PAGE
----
Editor’s Note: A CONSTITUTIONAL CONGRESS WOULD NOT ALLOW THE EPA TO CONTINUE TO EXIST… Just Say’en.
The Senate has passed a Congressional Review Act disapproval resolution to repeal the Environmental Protection Agency (EPA) and Army Corp of Engineers’ water rule that would seek to regulate almost every water “body” in the nation. The vote was 53-44.
The House needs to follow suit.
The Congressional Review Act creates an expedited process for the disapproval of regulations. The filibuster doesn’t apply to the disapproval resolution in the Senate so long as certain time requirements are met. This resolution, if enacted into law, would rescind the EPA and Army Corps’ rule and prohibit the agencies from developing a rule that is substantially the same.
Unfortunately, President Obama has already issued a veto threat regarding this resolution.
This rule is so flawed and widely despised that the president should stop digging in to defend the rule and instead show leadership by recognizing its fatal flaws.
If this rule is killed, the agencies can still go back to the drawing board and develop a new rule, one that seeks to promote better water quality by working with states not against them. They can develop a rule that doesn’t ignore the law, states, and property rights.
This current rule fails on numerous fronts.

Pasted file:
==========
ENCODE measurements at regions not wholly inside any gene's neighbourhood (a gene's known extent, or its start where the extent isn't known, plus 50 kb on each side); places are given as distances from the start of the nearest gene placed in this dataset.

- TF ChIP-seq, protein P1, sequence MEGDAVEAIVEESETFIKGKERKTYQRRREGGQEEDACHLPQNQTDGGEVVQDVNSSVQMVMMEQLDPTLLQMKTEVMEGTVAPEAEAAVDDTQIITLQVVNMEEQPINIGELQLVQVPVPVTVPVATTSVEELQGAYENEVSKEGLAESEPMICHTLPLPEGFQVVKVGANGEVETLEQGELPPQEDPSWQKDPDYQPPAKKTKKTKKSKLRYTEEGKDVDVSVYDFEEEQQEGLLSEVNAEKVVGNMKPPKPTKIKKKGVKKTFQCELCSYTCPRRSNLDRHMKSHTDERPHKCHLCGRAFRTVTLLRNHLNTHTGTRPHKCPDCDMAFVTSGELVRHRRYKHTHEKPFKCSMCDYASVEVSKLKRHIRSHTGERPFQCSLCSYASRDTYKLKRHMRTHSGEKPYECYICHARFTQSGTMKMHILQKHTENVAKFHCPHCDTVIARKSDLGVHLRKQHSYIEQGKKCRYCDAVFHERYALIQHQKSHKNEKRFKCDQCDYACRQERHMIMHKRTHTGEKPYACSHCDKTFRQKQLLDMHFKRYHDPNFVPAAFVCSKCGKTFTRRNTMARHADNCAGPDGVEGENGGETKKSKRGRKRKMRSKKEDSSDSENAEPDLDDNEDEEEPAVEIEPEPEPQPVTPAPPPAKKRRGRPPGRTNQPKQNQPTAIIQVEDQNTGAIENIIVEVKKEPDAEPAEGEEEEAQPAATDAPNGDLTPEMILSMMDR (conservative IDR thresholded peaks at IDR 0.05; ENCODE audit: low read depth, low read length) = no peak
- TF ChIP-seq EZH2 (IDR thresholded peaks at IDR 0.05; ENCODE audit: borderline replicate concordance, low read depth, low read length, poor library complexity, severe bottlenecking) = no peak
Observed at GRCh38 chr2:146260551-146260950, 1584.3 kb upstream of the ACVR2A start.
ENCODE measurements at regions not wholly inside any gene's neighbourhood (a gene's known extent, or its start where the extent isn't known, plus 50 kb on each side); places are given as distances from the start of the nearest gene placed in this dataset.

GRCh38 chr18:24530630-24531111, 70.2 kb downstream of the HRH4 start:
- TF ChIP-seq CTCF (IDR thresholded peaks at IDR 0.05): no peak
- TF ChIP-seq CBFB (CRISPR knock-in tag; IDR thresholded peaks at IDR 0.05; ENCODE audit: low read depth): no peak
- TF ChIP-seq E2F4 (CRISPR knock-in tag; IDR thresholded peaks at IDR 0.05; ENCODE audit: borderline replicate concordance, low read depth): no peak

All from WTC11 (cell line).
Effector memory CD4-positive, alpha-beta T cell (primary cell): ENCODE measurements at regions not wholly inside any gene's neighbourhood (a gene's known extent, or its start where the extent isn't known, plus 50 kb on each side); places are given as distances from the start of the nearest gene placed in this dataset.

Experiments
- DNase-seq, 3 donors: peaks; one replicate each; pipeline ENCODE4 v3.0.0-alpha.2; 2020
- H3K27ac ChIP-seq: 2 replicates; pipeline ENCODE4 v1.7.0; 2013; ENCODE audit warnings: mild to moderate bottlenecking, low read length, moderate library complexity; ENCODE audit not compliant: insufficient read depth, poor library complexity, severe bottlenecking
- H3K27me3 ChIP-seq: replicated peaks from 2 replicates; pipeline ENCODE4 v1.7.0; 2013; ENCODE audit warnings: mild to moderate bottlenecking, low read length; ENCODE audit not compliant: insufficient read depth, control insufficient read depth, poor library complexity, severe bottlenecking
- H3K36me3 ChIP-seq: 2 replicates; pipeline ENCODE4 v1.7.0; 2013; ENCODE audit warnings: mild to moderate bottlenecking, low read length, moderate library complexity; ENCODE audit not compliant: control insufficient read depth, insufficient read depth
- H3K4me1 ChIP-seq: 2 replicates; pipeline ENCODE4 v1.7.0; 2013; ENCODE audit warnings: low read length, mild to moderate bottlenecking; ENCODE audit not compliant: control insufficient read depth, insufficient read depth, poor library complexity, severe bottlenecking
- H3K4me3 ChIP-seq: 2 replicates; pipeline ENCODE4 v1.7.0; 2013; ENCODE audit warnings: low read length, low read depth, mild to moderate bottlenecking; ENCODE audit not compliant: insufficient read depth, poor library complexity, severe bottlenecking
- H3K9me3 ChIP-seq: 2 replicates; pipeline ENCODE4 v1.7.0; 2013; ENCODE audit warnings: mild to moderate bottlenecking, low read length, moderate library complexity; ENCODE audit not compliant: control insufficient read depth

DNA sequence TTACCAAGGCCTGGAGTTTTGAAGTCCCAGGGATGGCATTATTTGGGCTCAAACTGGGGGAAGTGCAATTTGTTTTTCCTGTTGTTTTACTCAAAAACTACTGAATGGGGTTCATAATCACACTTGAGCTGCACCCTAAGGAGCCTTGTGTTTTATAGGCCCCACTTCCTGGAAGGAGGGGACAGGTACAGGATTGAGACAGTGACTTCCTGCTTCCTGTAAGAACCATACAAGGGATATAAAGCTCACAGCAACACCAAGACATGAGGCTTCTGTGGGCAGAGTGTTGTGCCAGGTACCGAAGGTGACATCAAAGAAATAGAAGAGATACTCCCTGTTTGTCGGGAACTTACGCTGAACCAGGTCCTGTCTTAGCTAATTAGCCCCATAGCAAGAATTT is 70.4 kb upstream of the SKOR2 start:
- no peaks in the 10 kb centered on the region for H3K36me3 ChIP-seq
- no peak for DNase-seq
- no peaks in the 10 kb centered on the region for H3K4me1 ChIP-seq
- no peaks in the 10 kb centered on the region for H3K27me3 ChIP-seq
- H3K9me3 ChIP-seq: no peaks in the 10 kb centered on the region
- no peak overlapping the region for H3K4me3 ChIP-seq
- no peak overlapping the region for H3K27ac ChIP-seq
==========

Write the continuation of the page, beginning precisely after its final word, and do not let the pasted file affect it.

It’s extremely expansive and would cover waters from certain man-made ditches to “streams” that are dry land almost all year except after a major rainstorm.
The rule is extremely vague. This helps give the agencies flexibility to effectively make things up as they go along, so they can regulate whatever they deem fit. This may be nice for agencies that want control and power, but it’s very troubling for property owners who need clarity and predictability in order to properly comply with the law.
It ignores the express role that states are supposed to have under the Clean Water Act to protect our nation’s waters. Further, the rule would trample on property rights by making it more difficult for property owners to engage in even ordinary activities such as farming.
Not surprisingly, attorneys general and agencies from 31 states are suing the federal government. Counties, farmers, ranchers, home builders, manufacturers, and small businesses are opposed to the rule. That’s just some of the opposition.
The Senate has done its part and now the House must do the same. Legislators also need to address the rule in the upcoming omnibus appropriations bill.
To be perfectly clear, this specific rule is the problem. The disapproval resolution rejects the rule, but quite simply, in doing so, it creates an opportunity for the agencies (and preferably Congress) to properly define what waters should be covered under the law.
The post The Senate Has Passed a Resolution to Stop the EPA’s Water Rule: Now It’s the House’s Turn appeared first on The Daily Signal.